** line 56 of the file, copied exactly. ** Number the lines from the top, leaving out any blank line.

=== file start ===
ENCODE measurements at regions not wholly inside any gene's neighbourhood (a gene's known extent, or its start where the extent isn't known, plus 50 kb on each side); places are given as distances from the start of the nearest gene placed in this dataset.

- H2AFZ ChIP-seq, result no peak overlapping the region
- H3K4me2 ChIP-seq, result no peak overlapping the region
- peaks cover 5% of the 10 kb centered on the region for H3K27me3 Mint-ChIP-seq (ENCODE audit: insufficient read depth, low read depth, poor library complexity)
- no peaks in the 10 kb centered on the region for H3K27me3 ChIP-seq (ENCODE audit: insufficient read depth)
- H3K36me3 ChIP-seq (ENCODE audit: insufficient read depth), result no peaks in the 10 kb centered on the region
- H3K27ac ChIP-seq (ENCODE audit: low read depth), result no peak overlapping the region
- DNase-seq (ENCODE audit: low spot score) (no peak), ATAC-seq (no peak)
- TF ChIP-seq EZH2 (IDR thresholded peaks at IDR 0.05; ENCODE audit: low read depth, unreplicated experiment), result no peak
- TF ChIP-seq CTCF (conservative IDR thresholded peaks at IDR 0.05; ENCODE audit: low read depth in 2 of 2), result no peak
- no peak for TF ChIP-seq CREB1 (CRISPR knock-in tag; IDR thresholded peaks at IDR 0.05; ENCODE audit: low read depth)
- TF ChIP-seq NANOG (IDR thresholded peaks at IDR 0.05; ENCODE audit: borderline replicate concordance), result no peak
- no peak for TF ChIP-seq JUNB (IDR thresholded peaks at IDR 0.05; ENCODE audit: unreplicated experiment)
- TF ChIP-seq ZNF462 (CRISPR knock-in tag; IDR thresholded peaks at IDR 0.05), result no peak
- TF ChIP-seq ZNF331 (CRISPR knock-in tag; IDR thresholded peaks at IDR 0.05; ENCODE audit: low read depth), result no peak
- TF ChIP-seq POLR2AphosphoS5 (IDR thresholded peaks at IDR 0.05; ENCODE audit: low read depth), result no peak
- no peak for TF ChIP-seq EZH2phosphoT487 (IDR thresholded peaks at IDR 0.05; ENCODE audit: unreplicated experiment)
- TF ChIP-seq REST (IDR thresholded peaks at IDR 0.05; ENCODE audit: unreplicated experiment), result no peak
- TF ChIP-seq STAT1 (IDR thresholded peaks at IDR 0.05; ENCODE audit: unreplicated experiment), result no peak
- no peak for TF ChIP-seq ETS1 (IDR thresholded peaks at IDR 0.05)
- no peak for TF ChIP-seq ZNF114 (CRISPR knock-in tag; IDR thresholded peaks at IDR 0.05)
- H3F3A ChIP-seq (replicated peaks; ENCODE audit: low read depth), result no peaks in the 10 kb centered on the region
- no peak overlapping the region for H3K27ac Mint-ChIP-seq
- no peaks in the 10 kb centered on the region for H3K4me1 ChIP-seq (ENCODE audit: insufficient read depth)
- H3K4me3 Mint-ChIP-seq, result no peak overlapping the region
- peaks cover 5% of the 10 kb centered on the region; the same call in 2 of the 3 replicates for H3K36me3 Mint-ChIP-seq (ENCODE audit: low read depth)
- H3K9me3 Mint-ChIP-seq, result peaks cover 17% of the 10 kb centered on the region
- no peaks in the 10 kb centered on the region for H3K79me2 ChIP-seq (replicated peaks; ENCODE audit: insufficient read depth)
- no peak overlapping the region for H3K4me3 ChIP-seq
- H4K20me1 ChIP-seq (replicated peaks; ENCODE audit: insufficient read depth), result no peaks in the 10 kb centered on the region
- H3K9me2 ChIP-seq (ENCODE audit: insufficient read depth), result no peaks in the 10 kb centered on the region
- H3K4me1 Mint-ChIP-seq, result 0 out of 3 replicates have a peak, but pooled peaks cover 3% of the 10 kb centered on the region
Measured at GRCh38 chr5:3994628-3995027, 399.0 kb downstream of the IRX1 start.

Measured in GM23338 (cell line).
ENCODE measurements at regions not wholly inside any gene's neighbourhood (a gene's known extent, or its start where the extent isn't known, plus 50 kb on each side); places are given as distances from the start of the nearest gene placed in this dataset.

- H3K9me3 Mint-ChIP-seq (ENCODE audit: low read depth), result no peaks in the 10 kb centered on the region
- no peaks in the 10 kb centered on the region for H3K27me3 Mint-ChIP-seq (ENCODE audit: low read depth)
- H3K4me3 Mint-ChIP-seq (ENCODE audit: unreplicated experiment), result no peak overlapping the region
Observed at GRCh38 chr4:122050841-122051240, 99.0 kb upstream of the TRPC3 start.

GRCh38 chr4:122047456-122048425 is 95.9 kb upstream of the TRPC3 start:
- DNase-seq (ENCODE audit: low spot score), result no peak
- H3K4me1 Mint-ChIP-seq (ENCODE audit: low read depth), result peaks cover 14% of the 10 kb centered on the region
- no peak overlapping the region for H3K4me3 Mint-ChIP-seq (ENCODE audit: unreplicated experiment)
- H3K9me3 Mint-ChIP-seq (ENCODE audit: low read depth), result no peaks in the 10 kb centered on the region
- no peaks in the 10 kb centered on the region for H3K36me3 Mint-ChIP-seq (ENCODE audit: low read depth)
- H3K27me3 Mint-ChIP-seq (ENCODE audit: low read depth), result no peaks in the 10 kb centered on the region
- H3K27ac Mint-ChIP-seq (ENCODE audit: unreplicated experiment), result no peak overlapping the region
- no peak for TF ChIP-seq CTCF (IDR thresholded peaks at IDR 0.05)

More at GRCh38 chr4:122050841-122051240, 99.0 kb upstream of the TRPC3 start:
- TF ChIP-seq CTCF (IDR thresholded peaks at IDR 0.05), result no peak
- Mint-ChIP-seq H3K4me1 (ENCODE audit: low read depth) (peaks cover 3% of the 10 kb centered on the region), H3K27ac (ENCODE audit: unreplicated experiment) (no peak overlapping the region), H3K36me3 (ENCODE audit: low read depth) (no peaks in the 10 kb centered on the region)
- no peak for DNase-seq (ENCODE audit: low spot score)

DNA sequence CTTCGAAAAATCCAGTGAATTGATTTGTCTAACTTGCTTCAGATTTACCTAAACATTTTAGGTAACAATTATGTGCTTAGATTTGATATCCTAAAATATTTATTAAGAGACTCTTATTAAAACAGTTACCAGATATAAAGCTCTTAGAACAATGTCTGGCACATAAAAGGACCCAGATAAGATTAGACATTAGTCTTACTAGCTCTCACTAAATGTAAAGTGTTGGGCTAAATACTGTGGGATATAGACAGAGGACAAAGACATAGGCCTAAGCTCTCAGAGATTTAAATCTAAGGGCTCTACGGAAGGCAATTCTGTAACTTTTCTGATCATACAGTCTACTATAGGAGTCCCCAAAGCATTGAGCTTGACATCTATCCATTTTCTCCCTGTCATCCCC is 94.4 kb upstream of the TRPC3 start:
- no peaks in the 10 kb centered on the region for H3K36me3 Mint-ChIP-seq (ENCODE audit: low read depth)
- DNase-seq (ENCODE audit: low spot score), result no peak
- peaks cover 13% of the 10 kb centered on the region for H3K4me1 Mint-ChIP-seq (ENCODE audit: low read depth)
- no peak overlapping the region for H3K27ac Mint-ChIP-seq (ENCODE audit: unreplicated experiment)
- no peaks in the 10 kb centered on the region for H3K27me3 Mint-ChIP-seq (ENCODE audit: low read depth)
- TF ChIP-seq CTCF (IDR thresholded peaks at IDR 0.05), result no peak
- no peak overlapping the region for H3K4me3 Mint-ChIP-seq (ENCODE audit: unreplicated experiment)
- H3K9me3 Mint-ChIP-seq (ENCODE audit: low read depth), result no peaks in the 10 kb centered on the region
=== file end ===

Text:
- peaks cover 13% of the 10 kb centered on the region for H3K4me1 Mint-ChIP-seq (ENCODE audit: low read depth)